The origin of the history of today’s capital of Australia can be found in the dispute over the said title between Sydney and Melbourne. At the beginning of the 20th century, politicians decided without further ado to find a compromise: the capital should become a city between the two centers Sydney and Melbourne.
Canberra, the new capital.
It is a city, as from the drawing board, as it consists of circular roads with axes that appear to be arranged like “rays”. A reservoir divides Canberra into the northern city and the southern government part.
Long before: Native people settled in the area
Archaeological excavations now show that Canberra and the surrounding area have been inhabited for at least 21,000 years, if not much longer. It is very likely that as early as 40 to 62,000 years ago, people had settled southeast of New South Wales to live there. So-called Aborigines, the indigenous people of Australia, lived here long before the European settlers.
In 1820 the first of a total of four European research expeditions took place, during which the area of the centrally located lake, the then Molonglo River, which now produces Lake Burley Griffin, was examined.
Four years later the first homestead was built, which corresponds to a built-up plot of land. The owner of the homestead called his farm “Canberry”, from which the name “Canberra” was later derived. Incidentally, the Aborigines translate Canberra as “meeting point”.
Almost 10 years later, in 1833, there were almost 500 European people living in the area, and the more of them settled there, the fewer Aborigines there were. The primary reason for this was serious illnesses such as measles and smallpox. In addition, the new European farms destroyed the former hunting grounds of the indigenous people. Half a century later, the Aborigines and their culture were as good as extinct, partly due to assimilation into the “new” social group, also through mixed marriages, and partly through forced resettlement to distant areas.
A long way to the capital
Six British colonies formed the “Australian Confederation” over a century ago, more precisely on the first day of 1901. Melbourne was the largest city on the Australian continent and therefore automatically claimed the status of “capital”, which half of the colonies also supported.
New South Wales, the most powerful of the six colonies and Queensland, however, favored the very large and at the same time much older city, Sydney. Of course, each of the centers insisted on their favor, and no city would have accepted giving precedence to the other. on the other hand the much older city of Sydney. The rivalry between the two regional centers was so great that neither city would have accepted it if the other had been declared the capital.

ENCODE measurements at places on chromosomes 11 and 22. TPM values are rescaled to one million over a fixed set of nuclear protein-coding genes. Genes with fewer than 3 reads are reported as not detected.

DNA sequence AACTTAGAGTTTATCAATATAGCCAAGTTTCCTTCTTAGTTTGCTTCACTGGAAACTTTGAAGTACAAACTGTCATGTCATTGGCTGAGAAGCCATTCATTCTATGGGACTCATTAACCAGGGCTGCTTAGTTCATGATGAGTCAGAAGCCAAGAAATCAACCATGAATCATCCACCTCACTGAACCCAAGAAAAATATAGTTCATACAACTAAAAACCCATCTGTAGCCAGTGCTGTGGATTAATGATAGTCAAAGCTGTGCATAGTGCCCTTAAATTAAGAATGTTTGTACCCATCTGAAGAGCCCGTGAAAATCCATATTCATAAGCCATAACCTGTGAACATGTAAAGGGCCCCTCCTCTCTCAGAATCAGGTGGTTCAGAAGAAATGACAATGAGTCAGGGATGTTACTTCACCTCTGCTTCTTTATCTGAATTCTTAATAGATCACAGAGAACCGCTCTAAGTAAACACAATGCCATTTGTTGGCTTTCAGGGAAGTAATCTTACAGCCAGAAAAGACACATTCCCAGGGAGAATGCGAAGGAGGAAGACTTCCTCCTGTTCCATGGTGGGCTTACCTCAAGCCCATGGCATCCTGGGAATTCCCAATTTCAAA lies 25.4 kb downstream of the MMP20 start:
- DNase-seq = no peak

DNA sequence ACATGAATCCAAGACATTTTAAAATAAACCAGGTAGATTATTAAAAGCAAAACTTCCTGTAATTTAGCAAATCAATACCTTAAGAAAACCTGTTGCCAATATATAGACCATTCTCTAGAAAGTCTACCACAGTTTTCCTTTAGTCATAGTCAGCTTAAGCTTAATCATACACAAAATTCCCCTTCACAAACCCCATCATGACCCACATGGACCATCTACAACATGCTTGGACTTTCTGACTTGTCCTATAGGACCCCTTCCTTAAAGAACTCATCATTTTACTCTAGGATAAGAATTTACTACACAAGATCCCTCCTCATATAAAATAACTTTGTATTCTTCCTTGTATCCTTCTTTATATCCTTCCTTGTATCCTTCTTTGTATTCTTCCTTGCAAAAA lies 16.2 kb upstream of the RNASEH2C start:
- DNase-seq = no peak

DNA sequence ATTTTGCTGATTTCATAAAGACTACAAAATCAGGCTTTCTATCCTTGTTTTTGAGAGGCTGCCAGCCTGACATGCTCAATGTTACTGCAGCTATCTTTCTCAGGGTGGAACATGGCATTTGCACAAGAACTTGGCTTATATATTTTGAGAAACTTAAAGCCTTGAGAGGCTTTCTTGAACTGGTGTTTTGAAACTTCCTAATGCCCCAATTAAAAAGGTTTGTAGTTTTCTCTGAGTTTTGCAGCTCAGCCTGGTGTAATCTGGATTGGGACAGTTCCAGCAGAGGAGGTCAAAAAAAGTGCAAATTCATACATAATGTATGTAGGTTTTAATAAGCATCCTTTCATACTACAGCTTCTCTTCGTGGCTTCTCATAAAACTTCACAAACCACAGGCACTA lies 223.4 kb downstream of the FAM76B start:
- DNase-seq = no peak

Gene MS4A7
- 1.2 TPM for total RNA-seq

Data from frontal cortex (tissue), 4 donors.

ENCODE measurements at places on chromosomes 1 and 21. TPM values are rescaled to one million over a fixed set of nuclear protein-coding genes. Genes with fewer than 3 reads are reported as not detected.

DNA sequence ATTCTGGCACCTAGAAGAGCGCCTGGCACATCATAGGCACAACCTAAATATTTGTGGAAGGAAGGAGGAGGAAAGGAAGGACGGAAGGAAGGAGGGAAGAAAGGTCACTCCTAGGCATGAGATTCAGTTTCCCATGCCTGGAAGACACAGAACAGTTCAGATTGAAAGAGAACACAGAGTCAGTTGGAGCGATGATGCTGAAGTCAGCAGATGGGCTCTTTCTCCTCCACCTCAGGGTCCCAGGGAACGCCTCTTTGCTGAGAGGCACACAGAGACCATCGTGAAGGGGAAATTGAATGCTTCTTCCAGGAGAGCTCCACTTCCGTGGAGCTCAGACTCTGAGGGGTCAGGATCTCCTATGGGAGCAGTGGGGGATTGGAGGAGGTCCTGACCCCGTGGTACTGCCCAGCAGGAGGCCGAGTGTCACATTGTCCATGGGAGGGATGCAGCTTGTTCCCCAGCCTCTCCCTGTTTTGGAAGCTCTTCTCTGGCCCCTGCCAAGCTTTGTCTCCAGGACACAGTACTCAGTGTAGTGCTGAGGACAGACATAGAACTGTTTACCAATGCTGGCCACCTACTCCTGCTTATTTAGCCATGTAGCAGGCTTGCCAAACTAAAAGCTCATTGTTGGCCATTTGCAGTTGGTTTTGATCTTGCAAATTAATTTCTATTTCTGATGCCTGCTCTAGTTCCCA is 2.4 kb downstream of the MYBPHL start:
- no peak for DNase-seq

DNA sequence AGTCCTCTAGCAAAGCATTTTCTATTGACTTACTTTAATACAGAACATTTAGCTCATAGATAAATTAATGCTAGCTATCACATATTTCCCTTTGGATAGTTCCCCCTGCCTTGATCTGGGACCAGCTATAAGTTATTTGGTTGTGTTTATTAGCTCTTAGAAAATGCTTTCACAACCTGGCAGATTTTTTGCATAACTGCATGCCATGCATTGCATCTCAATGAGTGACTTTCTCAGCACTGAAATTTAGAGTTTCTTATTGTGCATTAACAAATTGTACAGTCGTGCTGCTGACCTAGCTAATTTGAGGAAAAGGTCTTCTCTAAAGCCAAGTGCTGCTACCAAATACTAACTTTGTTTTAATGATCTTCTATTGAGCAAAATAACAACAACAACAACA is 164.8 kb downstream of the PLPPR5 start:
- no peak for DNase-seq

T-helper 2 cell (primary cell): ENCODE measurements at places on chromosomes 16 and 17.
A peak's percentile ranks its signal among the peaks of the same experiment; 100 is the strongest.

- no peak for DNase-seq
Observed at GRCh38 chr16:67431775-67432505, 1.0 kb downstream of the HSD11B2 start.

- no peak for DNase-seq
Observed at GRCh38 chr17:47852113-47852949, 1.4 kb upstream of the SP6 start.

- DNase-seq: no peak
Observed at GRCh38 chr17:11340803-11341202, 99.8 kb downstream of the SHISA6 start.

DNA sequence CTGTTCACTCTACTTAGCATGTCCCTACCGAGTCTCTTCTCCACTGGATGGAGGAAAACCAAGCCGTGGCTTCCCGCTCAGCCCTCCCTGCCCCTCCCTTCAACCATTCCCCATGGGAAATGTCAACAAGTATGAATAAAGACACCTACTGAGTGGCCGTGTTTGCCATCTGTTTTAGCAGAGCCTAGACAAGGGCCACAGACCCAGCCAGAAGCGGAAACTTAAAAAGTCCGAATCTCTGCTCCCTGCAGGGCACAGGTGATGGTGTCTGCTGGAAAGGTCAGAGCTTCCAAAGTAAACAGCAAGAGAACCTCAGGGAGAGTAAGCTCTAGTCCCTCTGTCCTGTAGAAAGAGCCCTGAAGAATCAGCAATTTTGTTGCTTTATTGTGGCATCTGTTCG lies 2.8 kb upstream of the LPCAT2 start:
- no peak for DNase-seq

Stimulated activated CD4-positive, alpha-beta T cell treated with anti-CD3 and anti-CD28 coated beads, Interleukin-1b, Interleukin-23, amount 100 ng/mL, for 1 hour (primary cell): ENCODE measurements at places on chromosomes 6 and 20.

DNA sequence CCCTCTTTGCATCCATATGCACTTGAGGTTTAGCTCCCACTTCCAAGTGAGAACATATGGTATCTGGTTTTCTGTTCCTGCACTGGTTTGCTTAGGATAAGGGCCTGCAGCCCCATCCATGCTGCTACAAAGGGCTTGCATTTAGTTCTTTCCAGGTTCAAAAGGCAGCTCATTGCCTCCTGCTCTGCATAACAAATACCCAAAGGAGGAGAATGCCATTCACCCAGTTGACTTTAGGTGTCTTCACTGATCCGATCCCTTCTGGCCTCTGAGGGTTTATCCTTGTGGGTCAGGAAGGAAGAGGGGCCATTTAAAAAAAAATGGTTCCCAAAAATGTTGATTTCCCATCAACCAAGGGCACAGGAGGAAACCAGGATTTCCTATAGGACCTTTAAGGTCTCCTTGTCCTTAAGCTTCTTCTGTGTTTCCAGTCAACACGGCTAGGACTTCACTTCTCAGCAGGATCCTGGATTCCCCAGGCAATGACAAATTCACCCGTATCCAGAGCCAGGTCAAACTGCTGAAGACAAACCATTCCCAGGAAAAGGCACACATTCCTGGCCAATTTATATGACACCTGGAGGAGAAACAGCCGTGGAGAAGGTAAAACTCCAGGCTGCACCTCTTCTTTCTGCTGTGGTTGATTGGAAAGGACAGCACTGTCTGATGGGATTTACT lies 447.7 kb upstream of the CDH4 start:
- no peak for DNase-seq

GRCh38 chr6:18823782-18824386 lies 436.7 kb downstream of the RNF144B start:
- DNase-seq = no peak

The decision for Canberra was not made until the beginning of the 20th century, in 1908. At that time, the Canberra area was still very rural through and through, it covered 2358 square kilometers and had only 1714 inhabitants in 1911 (April). also 8,400 cattle and 225,000 sheep. Meanwhile, an international competition was announced for the future design of the new capital, which was won the following year by the architect Walter Burley Griffin from the USA.
Starting with the survey work at the end of February 1913, it still took more than 14 years for Canberra to finally become the capital. The outbreak of World War I in 1914, frequent floods and a number of disputes at the bureaucracy level delayed the work and construction of the new residence. The majority of all government buildings there were built in the 1920s, but the opening of the provisional parliament building (today: Old Parliament House) on May 9, 1927 was a resounding highlight, because from that day on, Canberra was finally officially the capital of Australia.
Development and gradual build-up
For the time being, Canberra looked more like a village than a city, mainly due to the stagnating construction progress due to the global economic crisis at the end of the 1920s. Due to a lack of funds, it was not possible to build large houses of worship, which was not made up for afterwards.
Since Australia was involved in the Second World War, an airport was needed and a military base was created in 1940, from which the Canberra International Airport , which still exists today, emerged only 22 years later.
The lake in the heart of the city, long planned by Griffin, was implemented in 1960 and was named “Lake Burley Griffin” in honor of its creator.
The new capital enjoyed a great boom during the 1960s and 1970s. During this time, the transformation from village to city took place, which was also noticeable in the quadrupled population.
The exact number of inhabitants today comprised 332,798 citizens a good ten years ago, about half of whom are government employees. The current parliament building, covered with grass on the roof, was inaugurated and moved into in 1988.
The primary sights of Canberra can be found in the overall picture of its planned structure : the city seems as if it was constructed entirely with a ruler and compass.
But also the interesting National Science & amp; Technology Center can be visited and experienced here, because here you can actually use most of the exhibits to explore for yourself what it is like when there is an earthquake, for example.
The National Gallery , on the other hand, allows visitors to immerse themselves in Aboriginal art, but also includes some European works. Furthermore, the Australian War Memorial is also located in Canberra, which is one of the world’s largest war museums.